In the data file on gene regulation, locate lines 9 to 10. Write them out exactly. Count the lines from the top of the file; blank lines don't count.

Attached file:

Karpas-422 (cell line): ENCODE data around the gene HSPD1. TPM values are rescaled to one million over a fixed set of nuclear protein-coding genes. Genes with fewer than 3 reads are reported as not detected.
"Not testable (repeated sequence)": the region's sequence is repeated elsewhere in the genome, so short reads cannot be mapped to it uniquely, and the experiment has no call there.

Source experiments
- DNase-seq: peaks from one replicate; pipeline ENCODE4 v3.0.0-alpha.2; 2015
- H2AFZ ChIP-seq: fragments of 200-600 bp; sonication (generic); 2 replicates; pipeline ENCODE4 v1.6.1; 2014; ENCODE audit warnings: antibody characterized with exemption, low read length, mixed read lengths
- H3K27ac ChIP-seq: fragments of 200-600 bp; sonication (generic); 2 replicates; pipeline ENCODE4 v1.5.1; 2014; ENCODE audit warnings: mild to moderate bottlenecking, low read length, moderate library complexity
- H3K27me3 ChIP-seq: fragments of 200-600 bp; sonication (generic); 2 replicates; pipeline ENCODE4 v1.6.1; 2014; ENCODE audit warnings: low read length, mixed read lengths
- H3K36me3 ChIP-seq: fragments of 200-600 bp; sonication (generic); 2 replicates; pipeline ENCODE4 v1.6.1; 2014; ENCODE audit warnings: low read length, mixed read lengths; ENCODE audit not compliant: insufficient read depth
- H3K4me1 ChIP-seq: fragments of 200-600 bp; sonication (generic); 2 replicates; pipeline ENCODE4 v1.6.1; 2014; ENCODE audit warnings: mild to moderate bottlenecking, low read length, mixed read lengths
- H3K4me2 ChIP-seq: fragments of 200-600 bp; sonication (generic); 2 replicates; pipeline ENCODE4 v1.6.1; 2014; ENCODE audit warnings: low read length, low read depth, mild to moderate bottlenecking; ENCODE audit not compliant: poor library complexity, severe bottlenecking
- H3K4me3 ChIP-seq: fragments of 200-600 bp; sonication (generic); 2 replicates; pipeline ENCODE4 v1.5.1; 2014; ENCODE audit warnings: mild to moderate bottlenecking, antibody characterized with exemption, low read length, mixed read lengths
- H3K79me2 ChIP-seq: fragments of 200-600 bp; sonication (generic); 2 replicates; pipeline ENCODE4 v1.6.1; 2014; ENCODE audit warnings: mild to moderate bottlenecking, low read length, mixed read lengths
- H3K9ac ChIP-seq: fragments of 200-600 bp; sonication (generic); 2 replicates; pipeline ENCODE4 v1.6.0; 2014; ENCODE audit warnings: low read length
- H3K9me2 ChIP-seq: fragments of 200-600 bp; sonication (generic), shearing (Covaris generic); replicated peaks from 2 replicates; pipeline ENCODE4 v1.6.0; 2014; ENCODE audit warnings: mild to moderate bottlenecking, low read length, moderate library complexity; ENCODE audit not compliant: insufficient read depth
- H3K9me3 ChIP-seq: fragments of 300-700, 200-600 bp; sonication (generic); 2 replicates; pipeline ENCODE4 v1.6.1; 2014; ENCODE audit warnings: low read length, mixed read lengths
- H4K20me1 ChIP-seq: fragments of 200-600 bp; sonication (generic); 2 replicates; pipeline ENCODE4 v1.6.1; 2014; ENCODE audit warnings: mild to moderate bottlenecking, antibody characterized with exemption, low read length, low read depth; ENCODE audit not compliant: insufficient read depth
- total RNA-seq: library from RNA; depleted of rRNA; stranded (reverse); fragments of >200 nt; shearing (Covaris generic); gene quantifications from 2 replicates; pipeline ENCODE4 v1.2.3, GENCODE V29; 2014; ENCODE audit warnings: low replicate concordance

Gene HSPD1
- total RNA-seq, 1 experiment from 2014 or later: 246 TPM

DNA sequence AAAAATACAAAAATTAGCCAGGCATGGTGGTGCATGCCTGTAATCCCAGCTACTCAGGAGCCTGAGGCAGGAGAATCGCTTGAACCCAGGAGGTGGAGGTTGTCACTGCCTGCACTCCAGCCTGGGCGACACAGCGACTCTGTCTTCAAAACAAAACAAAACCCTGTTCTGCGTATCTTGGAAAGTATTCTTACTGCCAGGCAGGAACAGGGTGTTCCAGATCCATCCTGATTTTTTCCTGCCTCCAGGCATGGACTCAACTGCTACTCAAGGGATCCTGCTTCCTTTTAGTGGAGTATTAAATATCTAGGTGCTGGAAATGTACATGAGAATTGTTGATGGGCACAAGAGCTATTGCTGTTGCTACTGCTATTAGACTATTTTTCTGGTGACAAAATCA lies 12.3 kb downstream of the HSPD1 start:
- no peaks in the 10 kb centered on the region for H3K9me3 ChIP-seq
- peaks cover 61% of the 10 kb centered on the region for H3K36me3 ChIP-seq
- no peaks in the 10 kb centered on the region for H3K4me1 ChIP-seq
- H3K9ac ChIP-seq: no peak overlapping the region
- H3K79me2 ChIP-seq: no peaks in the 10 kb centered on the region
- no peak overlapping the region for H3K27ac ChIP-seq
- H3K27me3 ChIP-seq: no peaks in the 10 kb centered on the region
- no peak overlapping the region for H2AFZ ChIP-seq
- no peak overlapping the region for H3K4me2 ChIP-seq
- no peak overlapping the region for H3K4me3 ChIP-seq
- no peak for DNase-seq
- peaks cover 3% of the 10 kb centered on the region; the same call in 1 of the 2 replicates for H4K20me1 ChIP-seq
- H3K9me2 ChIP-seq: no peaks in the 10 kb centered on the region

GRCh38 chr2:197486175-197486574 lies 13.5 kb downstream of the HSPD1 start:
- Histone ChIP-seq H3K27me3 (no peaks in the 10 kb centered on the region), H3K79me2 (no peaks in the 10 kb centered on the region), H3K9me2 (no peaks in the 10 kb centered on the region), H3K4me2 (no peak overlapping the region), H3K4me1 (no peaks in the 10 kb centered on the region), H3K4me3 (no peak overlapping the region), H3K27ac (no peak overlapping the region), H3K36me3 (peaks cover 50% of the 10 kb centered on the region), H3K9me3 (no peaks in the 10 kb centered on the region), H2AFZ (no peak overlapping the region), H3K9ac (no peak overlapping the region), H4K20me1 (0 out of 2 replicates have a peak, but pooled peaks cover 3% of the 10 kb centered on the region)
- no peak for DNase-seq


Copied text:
- H3K4me1 ChIP-seq: fragments of 200-600 bp; sonication (generic); 2 replicates; pipeline ENCODE4 v1.6.1; 2014; ENCODE audit warnings: mild to moderate bottlenecking, low read length, mixed read lengths
- H3K4me2 ChIP-seq: fragments of 200-600 bp; sonication (generic); 2 replicates; pipeline ENCODE4 v1.6.1; 2014; ENCODE audit warnings: low read length, low read depth, mild to moderate bottlenecking; ENCODE audit not compliant: poor library complexity, severe bottlenecking